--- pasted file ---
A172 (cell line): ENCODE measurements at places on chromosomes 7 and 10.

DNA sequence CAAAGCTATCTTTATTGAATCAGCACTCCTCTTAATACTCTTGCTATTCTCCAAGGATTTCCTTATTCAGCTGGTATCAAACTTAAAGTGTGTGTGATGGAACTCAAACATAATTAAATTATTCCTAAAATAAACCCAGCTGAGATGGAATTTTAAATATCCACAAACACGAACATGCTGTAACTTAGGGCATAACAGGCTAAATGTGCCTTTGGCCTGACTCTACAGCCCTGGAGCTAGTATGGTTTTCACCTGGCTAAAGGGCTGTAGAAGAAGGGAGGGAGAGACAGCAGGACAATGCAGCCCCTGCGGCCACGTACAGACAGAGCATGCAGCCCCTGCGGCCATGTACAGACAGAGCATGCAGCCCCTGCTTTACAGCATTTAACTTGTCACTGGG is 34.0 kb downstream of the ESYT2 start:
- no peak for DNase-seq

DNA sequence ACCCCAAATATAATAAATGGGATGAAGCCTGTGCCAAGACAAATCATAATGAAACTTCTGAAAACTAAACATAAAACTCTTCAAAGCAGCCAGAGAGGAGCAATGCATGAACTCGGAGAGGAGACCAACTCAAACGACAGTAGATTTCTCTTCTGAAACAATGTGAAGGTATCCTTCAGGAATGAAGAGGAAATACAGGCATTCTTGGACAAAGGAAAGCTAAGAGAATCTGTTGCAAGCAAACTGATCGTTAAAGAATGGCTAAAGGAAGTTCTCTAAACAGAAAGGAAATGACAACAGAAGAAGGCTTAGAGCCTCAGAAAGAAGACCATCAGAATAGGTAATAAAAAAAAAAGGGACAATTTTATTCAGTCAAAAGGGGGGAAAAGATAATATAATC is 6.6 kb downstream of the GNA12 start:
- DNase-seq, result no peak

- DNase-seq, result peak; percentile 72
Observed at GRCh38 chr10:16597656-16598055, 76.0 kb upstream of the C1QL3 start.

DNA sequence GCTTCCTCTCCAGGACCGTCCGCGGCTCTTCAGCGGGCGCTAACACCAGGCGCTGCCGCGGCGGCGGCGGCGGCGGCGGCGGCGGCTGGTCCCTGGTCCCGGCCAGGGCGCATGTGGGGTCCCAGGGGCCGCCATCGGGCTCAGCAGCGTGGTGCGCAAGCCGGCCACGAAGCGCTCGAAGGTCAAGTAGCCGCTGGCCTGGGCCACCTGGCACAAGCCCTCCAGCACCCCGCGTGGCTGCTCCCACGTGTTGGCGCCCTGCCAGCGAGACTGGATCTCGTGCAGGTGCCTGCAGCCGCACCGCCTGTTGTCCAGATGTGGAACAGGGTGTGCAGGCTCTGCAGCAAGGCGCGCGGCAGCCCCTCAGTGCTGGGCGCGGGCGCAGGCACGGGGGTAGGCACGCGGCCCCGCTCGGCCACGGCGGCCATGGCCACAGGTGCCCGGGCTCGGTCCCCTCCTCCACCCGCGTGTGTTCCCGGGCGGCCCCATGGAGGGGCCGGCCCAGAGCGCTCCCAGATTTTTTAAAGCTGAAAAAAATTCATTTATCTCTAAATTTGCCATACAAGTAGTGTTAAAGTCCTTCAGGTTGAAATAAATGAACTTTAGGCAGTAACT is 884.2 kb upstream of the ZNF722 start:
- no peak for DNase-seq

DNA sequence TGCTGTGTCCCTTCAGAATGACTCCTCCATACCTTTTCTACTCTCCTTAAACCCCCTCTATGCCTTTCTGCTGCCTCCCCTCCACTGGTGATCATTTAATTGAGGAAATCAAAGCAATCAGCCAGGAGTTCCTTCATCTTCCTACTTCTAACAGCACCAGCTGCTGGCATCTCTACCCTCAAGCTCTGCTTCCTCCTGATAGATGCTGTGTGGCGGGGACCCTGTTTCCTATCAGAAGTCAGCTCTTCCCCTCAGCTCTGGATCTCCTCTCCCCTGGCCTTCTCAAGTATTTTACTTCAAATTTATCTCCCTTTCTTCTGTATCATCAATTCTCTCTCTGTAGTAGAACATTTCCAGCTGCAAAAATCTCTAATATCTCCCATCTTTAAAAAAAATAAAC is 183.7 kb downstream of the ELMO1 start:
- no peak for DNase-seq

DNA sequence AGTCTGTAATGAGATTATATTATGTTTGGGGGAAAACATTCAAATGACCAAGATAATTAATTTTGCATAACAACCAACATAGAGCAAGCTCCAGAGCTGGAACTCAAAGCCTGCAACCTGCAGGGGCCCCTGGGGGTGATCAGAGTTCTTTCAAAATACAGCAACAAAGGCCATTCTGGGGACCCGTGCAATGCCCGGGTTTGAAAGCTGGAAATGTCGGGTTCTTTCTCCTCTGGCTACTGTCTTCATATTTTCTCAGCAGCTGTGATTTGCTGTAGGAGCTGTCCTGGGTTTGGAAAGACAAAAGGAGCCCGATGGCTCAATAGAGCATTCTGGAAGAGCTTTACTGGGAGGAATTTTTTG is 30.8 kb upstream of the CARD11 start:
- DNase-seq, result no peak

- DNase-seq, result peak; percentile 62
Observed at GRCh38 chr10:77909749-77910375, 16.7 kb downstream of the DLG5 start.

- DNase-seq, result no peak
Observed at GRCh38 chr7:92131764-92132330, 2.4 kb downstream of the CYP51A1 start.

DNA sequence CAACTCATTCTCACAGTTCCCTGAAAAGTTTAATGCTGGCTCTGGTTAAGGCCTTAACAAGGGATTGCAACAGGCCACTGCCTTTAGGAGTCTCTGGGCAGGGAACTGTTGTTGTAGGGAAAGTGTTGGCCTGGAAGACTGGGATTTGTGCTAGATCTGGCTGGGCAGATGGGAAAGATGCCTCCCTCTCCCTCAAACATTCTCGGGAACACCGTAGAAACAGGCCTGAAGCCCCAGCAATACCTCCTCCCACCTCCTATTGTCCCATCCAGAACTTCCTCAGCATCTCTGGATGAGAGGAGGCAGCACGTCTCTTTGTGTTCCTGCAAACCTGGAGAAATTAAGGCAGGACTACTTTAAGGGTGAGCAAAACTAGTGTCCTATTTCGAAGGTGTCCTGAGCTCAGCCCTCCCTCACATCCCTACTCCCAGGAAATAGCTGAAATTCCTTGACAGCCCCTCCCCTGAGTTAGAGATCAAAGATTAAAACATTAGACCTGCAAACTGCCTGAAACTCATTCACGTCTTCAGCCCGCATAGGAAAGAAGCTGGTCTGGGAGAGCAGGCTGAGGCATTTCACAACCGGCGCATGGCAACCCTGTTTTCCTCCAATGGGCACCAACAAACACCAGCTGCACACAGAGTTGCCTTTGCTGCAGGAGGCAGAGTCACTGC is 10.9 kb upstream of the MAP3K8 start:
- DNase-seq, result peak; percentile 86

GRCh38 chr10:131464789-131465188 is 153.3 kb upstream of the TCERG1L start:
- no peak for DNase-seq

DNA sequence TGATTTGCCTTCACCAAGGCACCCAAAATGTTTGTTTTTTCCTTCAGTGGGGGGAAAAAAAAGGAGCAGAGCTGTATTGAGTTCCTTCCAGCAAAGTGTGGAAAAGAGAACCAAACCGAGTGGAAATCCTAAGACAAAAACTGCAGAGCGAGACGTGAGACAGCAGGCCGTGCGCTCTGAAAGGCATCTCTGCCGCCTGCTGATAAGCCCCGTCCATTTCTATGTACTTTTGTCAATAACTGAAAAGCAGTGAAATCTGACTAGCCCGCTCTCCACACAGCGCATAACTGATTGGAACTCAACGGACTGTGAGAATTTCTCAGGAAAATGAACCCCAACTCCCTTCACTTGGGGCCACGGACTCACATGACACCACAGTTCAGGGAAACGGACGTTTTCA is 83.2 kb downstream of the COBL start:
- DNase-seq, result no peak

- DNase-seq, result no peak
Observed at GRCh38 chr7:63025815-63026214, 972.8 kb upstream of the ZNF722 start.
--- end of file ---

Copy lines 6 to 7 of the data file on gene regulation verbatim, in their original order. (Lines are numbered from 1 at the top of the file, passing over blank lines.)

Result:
- DNase-seq, result peak; percentile 72
Observed at GRCh38 chr10:16597656-16598055, 76.0 kb upstream of the C1QL3 start.